This page was again modified May 21, 2015 to reflect an new nesting for TA 1045 as a basal varanid.
Rößler et al. (2012) just published an account of an Early Permian ecosystem preserved by explosive volcanism. Among the illustrated creatures was a single, reptile (Fig. 1, TA1045) approximately 14 cm snout to vent. Despite its apparent similarity to a varanid, it was not immediately apparent what sort of reptile this was to Rößler et al. TA 1045 was included in the large reptile tree and it indeed nested with basal varanids.
Using DGS to tease out the details, then adding this taxon to the large reptile tree nests TA1045 as a sister to Estesia, an extinct varanid, and Bahndwivici, a basal varanoid. And that makes it the oldest known ancestor of living lizards.
Flesh and a complete series of belly scales wider than the ribcage make the vulcanized reptile even more interesting, despite the lack of good preservation of the feet and hands.
Distinct from the skull of Bahndwivici, TA1045 had a larger orbit, more laterally oriented. The maxilla has a convex ventral margin. Larger and fewer teeth lined the jaws. The mandible was more gracile. The torso was long and sinuous. Wide ventral scales protected the belly. The scapula was highly fenestrated. The hind limbs were much more robust than the forelimbs.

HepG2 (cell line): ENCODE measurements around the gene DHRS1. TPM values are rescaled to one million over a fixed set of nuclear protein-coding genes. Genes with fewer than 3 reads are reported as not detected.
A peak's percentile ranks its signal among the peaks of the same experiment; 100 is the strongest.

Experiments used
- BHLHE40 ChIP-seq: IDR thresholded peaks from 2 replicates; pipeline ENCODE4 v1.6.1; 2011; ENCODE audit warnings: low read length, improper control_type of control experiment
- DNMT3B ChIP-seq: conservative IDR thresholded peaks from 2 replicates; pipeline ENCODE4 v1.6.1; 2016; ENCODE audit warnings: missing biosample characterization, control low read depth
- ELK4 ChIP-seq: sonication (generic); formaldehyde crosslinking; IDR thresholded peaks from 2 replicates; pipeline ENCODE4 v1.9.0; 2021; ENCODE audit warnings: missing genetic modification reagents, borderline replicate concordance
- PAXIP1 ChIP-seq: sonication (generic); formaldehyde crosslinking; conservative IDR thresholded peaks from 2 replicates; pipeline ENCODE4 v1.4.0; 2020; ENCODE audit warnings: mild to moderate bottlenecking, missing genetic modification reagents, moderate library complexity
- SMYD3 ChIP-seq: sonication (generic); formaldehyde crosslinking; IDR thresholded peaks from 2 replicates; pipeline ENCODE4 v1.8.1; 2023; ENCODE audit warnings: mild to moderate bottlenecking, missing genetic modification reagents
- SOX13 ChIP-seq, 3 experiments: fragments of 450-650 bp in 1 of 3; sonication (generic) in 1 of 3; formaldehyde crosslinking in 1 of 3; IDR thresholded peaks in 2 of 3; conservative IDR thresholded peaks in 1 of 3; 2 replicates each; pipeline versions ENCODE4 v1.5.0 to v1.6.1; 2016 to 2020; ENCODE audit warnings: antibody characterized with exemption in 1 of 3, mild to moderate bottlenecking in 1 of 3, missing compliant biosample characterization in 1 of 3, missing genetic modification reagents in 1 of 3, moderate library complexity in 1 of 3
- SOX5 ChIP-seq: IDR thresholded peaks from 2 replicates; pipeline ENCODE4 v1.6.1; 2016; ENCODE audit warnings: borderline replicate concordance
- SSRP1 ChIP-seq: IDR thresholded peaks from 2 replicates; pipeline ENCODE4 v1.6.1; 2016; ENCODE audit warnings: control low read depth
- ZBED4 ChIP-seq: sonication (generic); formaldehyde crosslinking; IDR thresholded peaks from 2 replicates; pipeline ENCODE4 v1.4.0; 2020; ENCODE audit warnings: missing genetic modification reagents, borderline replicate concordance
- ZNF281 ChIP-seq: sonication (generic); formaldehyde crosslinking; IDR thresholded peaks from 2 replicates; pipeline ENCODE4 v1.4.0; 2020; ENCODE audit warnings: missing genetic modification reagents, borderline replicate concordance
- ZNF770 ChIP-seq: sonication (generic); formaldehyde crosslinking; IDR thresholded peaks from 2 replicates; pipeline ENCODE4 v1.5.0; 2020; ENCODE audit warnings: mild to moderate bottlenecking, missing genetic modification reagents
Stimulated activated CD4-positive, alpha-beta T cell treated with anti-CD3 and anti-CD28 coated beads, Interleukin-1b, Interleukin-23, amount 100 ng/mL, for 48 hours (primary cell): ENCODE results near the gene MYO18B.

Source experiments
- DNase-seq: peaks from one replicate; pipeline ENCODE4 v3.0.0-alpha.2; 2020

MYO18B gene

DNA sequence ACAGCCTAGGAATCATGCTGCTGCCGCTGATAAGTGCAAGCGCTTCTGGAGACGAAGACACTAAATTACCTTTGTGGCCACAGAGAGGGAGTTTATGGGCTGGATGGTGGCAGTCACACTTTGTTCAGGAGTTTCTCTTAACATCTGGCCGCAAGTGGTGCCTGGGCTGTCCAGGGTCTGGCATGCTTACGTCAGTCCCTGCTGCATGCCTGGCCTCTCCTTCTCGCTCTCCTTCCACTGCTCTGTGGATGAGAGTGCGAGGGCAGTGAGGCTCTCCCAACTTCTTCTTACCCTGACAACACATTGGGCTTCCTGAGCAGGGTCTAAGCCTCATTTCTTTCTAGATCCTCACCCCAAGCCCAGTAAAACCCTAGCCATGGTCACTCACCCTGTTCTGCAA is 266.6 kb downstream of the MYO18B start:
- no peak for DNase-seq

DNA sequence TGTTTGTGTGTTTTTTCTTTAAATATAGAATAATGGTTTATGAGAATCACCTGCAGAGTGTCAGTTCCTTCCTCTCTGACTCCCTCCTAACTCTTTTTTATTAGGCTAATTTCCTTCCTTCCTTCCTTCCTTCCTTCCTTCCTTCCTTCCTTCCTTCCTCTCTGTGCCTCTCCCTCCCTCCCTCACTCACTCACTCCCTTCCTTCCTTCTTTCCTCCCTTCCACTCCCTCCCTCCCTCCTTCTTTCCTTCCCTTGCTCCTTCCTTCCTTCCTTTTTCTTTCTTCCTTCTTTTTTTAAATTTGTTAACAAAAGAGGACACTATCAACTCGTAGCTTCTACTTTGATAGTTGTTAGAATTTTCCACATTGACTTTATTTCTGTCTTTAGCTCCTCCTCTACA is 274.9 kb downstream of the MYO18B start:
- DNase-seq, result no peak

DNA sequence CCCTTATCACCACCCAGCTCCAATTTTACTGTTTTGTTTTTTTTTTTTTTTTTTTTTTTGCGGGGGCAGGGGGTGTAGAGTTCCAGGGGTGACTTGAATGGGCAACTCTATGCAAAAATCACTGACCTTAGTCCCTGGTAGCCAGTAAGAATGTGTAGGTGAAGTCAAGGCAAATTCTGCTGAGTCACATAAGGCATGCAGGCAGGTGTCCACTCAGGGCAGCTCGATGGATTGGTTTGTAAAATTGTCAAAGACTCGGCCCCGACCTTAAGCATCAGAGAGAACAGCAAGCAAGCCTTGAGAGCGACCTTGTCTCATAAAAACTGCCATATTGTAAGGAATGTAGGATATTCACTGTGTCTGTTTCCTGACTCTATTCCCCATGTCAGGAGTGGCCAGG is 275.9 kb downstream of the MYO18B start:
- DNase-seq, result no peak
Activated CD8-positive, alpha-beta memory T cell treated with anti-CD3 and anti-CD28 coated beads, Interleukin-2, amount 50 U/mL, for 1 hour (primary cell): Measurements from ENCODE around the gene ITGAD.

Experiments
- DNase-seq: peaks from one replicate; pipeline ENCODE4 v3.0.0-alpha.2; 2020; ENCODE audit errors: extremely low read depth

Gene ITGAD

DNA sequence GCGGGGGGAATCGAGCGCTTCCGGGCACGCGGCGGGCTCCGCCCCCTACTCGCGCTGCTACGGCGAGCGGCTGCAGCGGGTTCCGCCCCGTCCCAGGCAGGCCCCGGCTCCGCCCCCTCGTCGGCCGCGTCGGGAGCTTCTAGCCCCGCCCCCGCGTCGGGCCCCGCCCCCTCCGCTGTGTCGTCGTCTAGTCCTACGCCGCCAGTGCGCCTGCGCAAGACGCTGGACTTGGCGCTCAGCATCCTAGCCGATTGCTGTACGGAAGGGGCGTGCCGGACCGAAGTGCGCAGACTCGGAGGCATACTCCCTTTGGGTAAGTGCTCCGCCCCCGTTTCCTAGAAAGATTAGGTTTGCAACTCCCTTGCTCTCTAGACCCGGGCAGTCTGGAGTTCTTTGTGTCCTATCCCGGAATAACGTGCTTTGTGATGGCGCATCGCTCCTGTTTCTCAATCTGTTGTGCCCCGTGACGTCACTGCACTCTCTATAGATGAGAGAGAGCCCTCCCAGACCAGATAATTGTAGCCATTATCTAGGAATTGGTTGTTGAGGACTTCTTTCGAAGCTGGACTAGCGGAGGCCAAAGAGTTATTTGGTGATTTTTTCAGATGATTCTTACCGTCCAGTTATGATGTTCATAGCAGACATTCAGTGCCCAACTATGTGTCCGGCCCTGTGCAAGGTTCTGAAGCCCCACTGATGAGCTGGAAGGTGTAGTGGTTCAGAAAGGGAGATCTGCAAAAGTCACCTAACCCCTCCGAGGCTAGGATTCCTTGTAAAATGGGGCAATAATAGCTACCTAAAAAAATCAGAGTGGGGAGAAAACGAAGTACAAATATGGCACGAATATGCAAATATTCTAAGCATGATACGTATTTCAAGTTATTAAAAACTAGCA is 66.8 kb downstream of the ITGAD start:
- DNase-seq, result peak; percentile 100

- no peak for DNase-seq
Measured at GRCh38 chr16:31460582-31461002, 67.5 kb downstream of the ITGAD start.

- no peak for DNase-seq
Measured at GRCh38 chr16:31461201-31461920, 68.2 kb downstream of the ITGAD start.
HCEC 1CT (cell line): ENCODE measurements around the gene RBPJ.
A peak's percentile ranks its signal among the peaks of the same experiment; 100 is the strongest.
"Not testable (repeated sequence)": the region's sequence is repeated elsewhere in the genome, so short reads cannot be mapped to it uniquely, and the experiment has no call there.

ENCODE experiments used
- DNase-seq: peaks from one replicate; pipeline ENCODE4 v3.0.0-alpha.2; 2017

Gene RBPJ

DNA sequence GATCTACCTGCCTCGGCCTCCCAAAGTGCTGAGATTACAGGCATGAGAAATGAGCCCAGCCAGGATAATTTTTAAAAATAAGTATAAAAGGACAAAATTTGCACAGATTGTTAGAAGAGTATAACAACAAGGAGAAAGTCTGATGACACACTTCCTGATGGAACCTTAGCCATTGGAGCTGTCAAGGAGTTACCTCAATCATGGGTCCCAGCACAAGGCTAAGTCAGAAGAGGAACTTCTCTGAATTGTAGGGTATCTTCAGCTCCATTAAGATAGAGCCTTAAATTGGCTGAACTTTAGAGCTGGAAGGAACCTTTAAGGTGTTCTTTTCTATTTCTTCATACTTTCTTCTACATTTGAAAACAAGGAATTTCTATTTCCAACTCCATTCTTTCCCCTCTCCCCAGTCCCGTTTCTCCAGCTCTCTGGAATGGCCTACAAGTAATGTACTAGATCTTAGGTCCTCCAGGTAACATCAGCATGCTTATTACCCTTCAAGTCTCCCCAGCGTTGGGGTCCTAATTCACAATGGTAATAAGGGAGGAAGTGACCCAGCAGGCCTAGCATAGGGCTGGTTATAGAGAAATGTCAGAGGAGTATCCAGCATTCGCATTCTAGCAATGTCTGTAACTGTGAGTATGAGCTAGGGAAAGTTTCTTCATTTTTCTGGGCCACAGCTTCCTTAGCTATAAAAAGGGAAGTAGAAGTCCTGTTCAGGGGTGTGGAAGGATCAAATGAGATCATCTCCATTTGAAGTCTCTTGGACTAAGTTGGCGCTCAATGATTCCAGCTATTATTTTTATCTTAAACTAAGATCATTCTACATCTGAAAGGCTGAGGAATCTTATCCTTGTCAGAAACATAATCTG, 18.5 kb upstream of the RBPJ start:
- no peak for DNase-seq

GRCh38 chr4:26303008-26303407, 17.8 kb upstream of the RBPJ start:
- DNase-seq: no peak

Chronology – This is Where it Gets REALLY Exciting!!
TA1045 pushes the fossilized origins of the lepidosauriformes way back to the early part of the Early Permian (290 mya), within 10 million years of the Carboniferous (Pennsylvannian). That means more primitive lepidosaurs deep into the Pennsylvannian. There must have been an explosive radiation of new lepidosauromorphs at that time, currently unknown as fossils.
Rößler R, Zierold T, Feng F, Kretzschmar R, Merbitz M, Annacker V and Schneider JW 2012. A snapshot of an Early Permian ecosystem preserved by explosive volcanism: new results from the Chemnitz Petrified Forest, Germany.PALAIOS 27(11):814-834. pdf online.